*Information on crown rot symptoms and management is available in the article Crown rot in winter cereals
Dry seasonal conditions across much of NSW and Qld cropping areas favoured the expression of crown rot in wheat, barley and durum crops in 2017. Unfortunately, dry conditions during winter even resulted in crown rot significantly impacting on the growth of some barley crops during vegetative stages in central-west NSW (Figure 1). This is a reminder that barley is very susceptible to crown rot infection but tends to suffer less yield loss purely through its earlier maturity relative to wheat. This provides an escape mechanism which limits exposure to temperature and moisture stress during grain filling which exacerbates expression of crown rot.
However, if stress occurs during vegetative growth stages, such as in central-west NSW in 2017, the crown rot fungus is still triggered to proliferate in the base of plants which can even kill plants early in the season. Crown rot was also evident primarily in durum crops, which are very susceptible to this disease, in south-west NSW. Interestingly, quite high crown rot levels were still evident in some wheat crops around Forbes in central NSW which were sown into paddocks that had a flooded canola crop in 2016. The crown rot fungus appears to have survived in the airspace between nodes in infected wheat stems from 2015 even when submerged in flood water for extended periods.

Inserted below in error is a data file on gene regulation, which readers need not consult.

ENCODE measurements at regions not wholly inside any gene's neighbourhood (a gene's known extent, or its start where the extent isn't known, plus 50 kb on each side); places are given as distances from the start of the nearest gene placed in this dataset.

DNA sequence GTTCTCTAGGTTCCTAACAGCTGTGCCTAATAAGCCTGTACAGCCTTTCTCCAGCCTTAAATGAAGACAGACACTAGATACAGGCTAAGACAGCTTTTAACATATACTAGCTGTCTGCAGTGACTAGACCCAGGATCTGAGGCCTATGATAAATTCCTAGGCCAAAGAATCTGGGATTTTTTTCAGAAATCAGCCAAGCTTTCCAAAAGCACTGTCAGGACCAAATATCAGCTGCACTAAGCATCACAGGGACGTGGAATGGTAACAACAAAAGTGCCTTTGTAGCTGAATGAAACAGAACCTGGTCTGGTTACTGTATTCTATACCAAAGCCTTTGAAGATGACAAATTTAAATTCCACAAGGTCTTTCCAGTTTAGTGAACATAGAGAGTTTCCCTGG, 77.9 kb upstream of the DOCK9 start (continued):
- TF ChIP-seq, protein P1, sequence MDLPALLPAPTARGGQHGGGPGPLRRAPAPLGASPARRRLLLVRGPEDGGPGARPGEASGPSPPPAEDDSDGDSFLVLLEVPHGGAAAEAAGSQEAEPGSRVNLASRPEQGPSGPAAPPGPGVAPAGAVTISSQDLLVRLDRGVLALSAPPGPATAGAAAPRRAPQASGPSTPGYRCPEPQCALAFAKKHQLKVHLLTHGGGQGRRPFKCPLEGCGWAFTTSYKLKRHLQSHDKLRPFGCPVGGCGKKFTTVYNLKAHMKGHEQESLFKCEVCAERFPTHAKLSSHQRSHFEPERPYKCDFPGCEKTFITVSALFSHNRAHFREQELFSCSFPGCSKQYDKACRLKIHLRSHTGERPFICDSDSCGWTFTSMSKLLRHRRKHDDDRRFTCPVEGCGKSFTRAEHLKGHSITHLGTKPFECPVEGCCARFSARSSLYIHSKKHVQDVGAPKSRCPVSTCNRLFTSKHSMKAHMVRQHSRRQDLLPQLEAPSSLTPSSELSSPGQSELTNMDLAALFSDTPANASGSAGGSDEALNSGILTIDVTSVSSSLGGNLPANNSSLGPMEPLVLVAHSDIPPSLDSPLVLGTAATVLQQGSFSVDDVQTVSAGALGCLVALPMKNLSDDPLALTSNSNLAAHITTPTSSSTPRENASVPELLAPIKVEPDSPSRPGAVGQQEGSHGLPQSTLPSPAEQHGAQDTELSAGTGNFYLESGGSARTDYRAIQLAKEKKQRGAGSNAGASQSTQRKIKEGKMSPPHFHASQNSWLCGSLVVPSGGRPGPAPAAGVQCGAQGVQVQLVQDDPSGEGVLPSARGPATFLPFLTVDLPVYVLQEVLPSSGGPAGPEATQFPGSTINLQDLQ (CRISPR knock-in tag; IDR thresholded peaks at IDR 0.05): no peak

It should still be remembered that there were plenty of wheat, barley and durum paddocks with no evidence of crown rot or only low levels (5-10% whiteheads) in 2017, a season very conducive to disease expression. This is a result of growers implementing a range of management strategies to reduce inoculum levels such as rotation with non-host crops, inter-row sowing, grass weed control and growing more resistant wheat varieties. Growers are urged to not lose confidence in their crown rot management strategies. The 2017 season was an extreme test of where crown rot management strategies have progressed to in individual paddocks. Low infection levels in a very conducive season should be kept in perspective as crown rot is very difficult to eliminate from paddocks due to its wide host range and extended survival in cereal and grass weed residues. Most agronomists reported that the highest levels of crown rot in 2017 were in paddocks known to have poorer rotations so increased levels of whitehead expression under these situations was not unexpected. Whitehead expression was also noticeably worse in parts of paddocks which had an underlying subsoil constraint such as sodicity.
Growers or agronomists wishing to benchmark the relative success of their crown rot management strategies within paddocks are advised to submit cereal stubble sample post-harvest.
For determination of crown rot severity in infection levels which developed in 2017 wheat, barey and durum crops please collect 50 stubble butts (plants) in a random pattern across an individual paddock and place samples in a labelled paper bag (not plastic) and provide your name, paddock identifier (GPS location also if possible), variety grown, your address, mobile phone number and email address.
Growers or advisers can send samples to:
Steven Simpfendorfer, NSW DPI
4 Marsden Park Rd
Tamworth NSW 2340
To assess the level of risk for the coming season growers are encouraged to use a PREDICTA® B soil test
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